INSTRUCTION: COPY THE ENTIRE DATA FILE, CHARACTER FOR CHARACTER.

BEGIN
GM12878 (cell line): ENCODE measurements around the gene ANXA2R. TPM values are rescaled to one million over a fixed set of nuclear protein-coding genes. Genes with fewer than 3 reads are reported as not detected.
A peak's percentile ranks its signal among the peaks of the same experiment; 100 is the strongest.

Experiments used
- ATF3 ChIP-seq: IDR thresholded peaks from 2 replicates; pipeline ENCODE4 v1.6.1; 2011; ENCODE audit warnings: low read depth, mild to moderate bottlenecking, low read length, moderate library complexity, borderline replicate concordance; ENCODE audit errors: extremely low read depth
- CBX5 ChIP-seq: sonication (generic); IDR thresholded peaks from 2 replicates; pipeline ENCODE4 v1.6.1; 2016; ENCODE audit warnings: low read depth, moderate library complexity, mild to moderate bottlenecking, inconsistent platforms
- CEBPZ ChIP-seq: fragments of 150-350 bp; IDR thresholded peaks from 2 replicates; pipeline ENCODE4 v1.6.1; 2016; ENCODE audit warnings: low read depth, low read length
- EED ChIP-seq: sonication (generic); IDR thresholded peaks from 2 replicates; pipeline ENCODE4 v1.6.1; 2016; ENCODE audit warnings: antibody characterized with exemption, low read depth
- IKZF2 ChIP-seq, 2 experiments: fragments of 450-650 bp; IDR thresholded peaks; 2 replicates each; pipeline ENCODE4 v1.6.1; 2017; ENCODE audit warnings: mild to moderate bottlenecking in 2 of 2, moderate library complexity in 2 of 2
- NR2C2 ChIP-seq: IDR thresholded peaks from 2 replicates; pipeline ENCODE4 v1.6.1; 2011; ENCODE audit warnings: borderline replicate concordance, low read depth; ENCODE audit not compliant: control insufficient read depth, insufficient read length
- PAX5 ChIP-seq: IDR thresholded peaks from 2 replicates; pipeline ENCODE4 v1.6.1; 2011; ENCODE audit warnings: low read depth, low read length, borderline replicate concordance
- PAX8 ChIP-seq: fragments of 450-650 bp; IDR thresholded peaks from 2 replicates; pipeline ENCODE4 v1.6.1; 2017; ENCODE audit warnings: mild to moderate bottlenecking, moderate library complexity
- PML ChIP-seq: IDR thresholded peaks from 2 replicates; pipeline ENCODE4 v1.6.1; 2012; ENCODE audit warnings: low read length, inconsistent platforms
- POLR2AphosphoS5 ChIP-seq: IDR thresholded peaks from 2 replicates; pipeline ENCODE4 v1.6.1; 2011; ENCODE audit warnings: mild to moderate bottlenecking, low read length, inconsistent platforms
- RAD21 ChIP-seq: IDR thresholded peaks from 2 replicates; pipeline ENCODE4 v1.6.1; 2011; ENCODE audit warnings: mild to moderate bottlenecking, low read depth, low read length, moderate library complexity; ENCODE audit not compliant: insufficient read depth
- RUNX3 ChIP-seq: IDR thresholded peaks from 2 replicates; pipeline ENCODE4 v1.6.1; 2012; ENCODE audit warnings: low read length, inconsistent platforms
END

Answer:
GM12878 (cell line): ENCODE measurements around the gene ANXA2R. TPM values are rescaled to one million over a fixed set of nuclear protein-coding genes. Genes with fewer than 3 reads are reported as not detected.
A peak's percentile ranks its signal among the peaks of the same experiment; 100 is the strongest.

Experiments used
- ATF3 ChIP-seq: IDR thresholded peaks from 2 replicates; pipeline ENCODE4 v1.6.1; 2011; ENCODE audit warnings: low read depth, mild to moderate bottlenecking, low read length, moderate library complexity, borderline replicate concordance; ENCODE audit errors: extremely low read depth
- CBX5 ChIP-seq: sonication (generic); IDR thresholded peaks from 2 replicates; pipeline ENCODE4 v1.6.1; 2016; ENCODE audit warnings: low read depth, moderate library complexity, mild to moderate bottlenecking, inconsistent platforms
- CEBPZ ChIP-seq: fragments of 150-350 bp; IDR thresholded peaks from 2 replicates; pipeline ENCODE4 v1.6.1; 2016; ENCODE audit warnings: low read depth, low read length
- EED ChIP-seq: sonication (generic); IDR thresholded peaks from 2 replicates; pipeline ENCODE4 v1.6.1; 2016; ENCODE audit warnings: antibody characterized with exemption, low read depth
- IKZF2 ChIP-seq, 2 experiments: fragments of 450-650 bp; IDR thresholded peaks; 2 replicates each; pipeline ENCODE4 v1.6.1; 2017; ENCODE audit warnings: mild to moderate bottlenecking in 2 of 2, moderate library complexity in 2 of 2
- NR2C2 ChIP-seq: IDR thresholded peaks from 2 replicates; pipeline ENCODE4 v1.6.1; 2011; ENCODE audit warnings: borderline replicate concordance, low read depth; ENCODE audit not compliant: control insufficient read depth, insufficient read length
- PAX5 ChIP-seq: IDR thresholded peaks from 2 replicates; pipeline ENCODE4 v1.6.1; 2011; ENCODE audit warnings: low read depth, low read length, borderline replicate concordance
- PAX8 ChIP-seq: fragments of 450-650 bp; IDR thresholded peaks from 2 replicates; pipeline ENCODE4 v1.6.1; 2017; ENCODE audit warnings: mild to moderate bottlenecking, moderate library complexity
- PML ChIP-seq: IDR thresholded peaks from 2 replicates; pipeline ENCODE4 v1.6.1; 2012; ENCODE audit warnings: low read length, inconsistent platforms
- POLR2AphosphoS5 ChIP-seq: IDR thresholded peaks from 2 replicates; pipeline ENCODE4 v1.6.1; 2011; ENCODE audit warnings: mild to moderate bottlenecking, low read length, inconsistent platforms
- RAD21 ChIP-seq: IDR thresholded peaks from 2 replicates; pipeline ENCODE4 v1.6.1; 2011; ENCODE audit warnings: mild to moderate bottlenecking, low read depth, low read length, moderate library complexity; ENCODE audit not compliant: insufficient read depth
- RUNX3 ChIP-seq: IDR thresholded peaks from 2 replicates; pipeline ENCODE4 v1.6.1; 2012; ENCODE audit warnings: low read length, inconsistent platforms